1Department of Neurology Chonbuk National University Jeonju, Korea; 2Department of Ophthalmology Chungnam National University Daejeon, Korea; 3Chungnam National University Daejeon, Korea; 4Seoul National University Seoul, Korea firstname.lastname@example.org
We recently examined a patient with esotropia and dilated pupils who had received haloperidol and benztropine mesylate to treat Tourette syndrome. Immediate resolution of the esotropia and mydriasis after discontinuation of benztropine mesylate indicates a causal relationship. This is the first report of esotropia induced by anticholinergic medication.
A 16-year-old girl who had pseudohypoparathyroidism and mild mental retardation began to take 3 mg haloperidol and 2 mg benztropine mesylate per day for a diagnosis of Tourette syndrome, which had manifested with involuntary vocalization, snorting, frequent troublesome motor behaviors, and occasional aggressive impulses. Five days after starting the medications, she experienced sudden dizziness, diplopia, and blurred vision. There was no preceding systemic or ocular infection or physical or psychic shock. She had no history of strabismus or visual dysfunction.
Seven days after she started the medications, neuro-ophthalmologic examination revealed a visual acuity of 20/20 in both eyes, esotropia of 35 prism-diopters when fixating a distant (20-foot) target (Fig. 1), and esotropia of 45 prism-diopters when fixating a near (14 inch) target. Refraction with cycloplegia showed no hyperopia. Ocular ductions and versions were full. Anterior and posterior segments were normal with clear and sharp disc margins in both eyes. Both pupils were enlarged at 7 mm and unreactive to light and near stimuli (Fig. 2). The dilated pupils did not constrict in response to 0.1% or 1.0% solutions of pilocarpine eye drops (Fig. 2). There were no other neurologic findings.
Results of routine laboratory tests, including complete blood cell count, routine blood chemistry analyses, urinalysis, and chest x-ray, were negative. Brain and orbital MRI showed small symmetric calcifications of the basal ganglia.
The benztropine mesylate was discontinued, and the diplopia, dizziness, and esotropia disappeared within 2 weeks. A follow-up ophthalmologic evaluation 2 months later disclosed no esodeviation by alternate cover tests, but a reduced fusional divergence amplitude of 4 prism-diopters (normal 6-8 prism-diopters). The pupils were normal in size and reactivity.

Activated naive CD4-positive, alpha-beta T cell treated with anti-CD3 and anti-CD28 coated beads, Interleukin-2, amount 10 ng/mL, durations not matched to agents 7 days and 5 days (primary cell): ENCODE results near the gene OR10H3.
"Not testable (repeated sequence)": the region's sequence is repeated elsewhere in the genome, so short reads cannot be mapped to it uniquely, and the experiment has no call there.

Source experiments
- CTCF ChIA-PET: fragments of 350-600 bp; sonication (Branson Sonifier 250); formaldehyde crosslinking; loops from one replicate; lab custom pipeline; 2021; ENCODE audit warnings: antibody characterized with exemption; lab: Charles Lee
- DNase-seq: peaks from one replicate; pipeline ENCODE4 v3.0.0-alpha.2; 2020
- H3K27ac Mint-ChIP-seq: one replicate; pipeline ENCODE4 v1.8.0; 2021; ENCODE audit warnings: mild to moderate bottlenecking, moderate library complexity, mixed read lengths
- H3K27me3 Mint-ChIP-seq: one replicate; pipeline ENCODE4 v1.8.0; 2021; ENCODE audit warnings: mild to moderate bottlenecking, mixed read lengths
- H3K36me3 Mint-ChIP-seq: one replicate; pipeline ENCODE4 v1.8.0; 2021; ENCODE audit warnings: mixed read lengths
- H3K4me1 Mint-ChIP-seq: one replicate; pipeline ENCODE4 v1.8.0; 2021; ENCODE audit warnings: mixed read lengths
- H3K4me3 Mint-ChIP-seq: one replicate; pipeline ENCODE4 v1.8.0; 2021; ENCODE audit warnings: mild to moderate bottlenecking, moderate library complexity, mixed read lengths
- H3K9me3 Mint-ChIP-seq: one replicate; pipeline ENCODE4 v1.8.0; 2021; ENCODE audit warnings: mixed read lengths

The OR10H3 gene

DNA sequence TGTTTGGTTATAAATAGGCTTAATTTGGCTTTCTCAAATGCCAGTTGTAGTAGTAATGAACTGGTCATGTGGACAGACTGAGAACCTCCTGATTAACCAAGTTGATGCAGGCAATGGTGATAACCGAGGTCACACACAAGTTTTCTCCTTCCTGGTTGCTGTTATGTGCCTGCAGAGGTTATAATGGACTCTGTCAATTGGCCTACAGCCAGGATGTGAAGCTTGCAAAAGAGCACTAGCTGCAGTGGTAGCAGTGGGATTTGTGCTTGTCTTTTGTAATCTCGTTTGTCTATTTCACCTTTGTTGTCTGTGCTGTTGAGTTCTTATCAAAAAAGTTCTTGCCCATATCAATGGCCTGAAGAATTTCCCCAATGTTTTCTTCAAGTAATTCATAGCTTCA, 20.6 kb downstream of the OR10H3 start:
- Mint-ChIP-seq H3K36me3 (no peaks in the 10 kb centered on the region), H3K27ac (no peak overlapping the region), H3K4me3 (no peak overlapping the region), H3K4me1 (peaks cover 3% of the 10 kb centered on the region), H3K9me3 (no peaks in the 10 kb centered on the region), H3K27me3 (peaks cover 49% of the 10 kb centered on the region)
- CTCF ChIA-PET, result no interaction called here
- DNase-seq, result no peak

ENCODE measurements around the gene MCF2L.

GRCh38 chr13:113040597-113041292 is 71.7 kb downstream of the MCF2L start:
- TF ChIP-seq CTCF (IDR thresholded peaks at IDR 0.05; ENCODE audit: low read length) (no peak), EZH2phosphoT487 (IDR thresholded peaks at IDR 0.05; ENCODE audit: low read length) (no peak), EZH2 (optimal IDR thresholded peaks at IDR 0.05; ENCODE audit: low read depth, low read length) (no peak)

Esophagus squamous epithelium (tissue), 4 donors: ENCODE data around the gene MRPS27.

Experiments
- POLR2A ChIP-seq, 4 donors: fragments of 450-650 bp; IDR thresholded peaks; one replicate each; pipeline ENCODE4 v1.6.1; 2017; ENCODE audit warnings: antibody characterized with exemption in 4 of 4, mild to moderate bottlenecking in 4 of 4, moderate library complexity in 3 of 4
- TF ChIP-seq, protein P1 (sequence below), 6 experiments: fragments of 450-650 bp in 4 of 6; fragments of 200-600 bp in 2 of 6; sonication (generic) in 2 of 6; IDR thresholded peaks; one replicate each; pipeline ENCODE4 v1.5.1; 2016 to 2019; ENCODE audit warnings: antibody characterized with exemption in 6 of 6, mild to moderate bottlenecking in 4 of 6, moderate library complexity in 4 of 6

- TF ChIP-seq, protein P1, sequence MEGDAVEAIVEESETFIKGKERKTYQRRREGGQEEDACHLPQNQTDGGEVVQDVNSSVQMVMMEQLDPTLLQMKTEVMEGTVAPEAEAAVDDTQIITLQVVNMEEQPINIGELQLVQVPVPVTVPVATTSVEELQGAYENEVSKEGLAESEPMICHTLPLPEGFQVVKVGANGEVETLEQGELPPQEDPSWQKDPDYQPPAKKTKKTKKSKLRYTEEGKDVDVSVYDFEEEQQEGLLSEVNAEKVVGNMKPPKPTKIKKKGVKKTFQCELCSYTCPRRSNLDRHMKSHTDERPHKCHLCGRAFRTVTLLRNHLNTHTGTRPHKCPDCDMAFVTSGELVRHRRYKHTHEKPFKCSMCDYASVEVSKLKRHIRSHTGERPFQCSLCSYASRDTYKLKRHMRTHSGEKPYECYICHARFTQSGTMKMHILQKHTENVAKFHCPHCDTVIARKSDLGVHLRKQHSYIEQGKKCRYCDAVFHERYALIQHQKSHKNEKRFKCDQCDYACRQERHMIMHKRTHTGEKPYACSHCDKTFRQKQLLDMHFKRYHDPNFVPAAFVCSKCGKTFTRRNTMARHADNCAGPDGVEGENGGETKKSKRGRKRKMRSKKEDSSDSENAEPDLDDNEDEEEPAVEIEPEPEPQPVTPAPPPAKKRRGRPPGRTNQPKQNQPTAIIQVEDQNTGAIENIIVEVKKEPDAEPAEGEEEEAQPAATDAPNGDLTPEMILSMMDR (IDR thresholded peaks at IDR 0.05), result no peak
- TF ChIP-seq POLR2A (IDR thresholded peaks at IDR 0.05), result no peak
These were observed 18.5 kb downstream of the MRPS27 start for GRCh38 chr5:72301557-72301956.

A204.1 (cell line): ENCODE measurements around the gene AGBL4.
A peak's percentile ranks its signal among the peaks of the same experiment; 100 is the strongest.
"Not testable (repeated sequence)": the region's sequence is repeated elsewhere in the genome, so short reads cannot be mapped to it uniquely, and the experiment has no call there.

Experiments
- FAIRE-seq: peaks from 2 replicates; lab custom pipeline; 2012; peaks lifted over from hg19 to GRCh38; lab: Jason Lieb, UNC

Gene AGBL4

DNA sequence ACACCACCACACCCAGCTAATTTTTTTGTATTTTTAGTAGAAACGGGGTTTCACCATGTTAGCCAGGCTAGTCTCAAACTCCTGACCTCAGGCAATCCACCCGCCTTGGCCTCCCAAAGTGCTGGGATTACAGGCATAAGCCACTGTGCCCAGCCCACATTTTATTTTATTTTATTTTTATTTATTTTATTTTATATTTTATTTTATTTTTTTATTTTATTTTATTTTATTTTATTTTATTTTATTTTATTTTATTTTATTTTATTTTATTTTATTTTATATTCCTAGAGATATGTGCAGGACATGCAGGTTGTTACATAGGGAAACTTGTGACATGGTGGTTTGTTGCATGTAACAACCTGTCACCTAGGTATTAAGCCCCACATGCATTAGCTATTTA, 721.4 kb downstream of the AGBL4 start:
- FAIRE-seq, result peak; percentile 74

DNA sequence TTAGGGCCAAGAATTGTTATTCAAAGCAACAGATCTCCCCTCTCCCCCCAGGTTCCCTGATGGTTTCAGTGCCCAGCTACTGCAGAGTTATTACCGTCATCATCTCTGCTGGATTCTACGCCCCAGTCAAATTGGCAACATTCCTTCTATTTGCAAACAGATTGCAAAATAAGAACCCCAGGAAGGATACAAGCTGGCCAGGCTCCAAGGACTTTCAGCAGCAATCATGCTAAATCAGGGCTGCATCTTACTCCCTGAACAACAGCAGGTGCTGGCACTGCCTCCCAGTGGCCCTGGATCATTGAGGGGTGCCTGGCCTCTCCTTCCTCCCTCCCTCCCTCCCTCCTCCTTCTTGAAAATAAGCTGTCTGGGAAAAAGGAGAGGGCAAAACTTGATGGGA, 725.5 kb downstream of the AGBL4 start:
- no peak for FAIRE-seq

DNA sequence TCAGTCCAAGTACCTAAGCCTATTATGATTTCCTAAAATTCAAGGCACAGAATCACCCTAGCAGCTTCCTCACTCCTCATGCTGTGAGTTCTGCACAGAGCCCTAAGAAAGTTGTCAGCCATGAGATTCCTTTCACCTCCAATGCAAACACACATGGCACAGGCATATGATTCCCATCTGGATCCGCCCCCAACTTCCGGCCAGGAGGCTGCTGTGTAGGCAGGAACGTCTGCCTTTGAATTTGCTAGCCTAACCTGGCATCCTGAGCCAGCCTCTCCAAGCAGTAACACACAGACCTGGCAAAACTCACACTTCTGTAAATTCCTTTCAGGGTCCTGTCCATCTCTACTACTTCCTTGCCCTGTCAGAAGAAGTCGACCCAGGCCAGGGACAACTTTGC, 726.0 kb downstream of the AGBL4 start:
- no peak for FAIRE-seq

Anticholinergic medications may cause dry mouth, bladder dysfunction, constipation, impaired cognition, and visual disturbance. With repeated doses of certain anticholinergics, reduction in the near point of accommodation has been reported (1). Benztropine mesylate, a tertiary amine muscarinic receptor antagonist frequently used to antagonize the parkinsonian side effects of antipsychotics, may impair accommodation and near visual acuity, especially when used with neuroleptics (1,2).
Various anticholinergic drugs, including amitriptyline, oxybutynin, propantheline, and atropine, can cause pupillary dilatation (3). In children, topical anticholinergics increase the accommodative convergence-to-accommodation ratio transiently and exacerbate an underlying esotropia (4). Moreover, esotropia may develop after anticholinergic eye drops without preexisting esotropia (5). The synkinetic near triad consists of accommodation, convergence, and pupillary constriction. The ratio of convergence to accommodation may increase with anticholinergics due to partial block of accommodation. To see a near target in the setting of blocked accommodation, children would increase accommodative effort, resulting in increased convergence. Too much convergence may cause esotropia.
Nonetheless, the mechanism by which benztropine mesylate might cause esotropia remains unclear. The preserved ocular versions during the period of esotropia suggest that it was neither paralytic nor restrictive in origin. Furthermore, decompensation of a preexisting, well-compensated esotropia by benztropine mesylate seems unlikely because the patient never had a history of esotropia and showed orthophoria after discontinuing the medication. Increased intracranial pressure (ICP) may produce divergence paralysis without evidence of a sixth cranial nerve palsy (6). However, our patient showed no symptoms or signs of increased ICP and had full ductions and versions. One possibility is that the esotropia in our patient was due to a temporary disruption of binocular function.
The mydriasis in our patient is also interesting. Whereas systemically administered anticholinergics do not alter pupillary diameter in dogs (7), they may cause mydriasis in men (7). Failure of 0.1% and 1% pilocarpine drops to contract the pupils of our patient indicates that the iris sphincter had been blocked by an anticholinergic agent.
The reason for the rare occurrence of esotropia in patients using anticholinergics remains unknown. The reduced fusional divergence amplitude, found after the resolution of mydriasis and esotropia in our patient, may be a prerequisite for development of esotropia when anticholinergics are used. Alternatively, because strabismus (esotropia) is common in children with developmental disabilities, including mental retardation and cerebral palsy (8), the combination of Tourette syndrome and pseudohypoparathyroidism with mental retardation may have contributed to the occurrence of the ophthalmic manifestations in our patient.
Sun-Young Oh, MD
Byoung-Soo Shin, MD
Department of Neurology Chonbuk National University Jeonju, Korea
Yeon-Hee Lee, MD
Department of Ophthalmology Chungnam National University Daejeon, Korea
Ae Young Lee, MD
Chungnam National University Daejeon, Korea
Ji Soo Kim, MD
Seoul National University Seoul, Korea email@example.com
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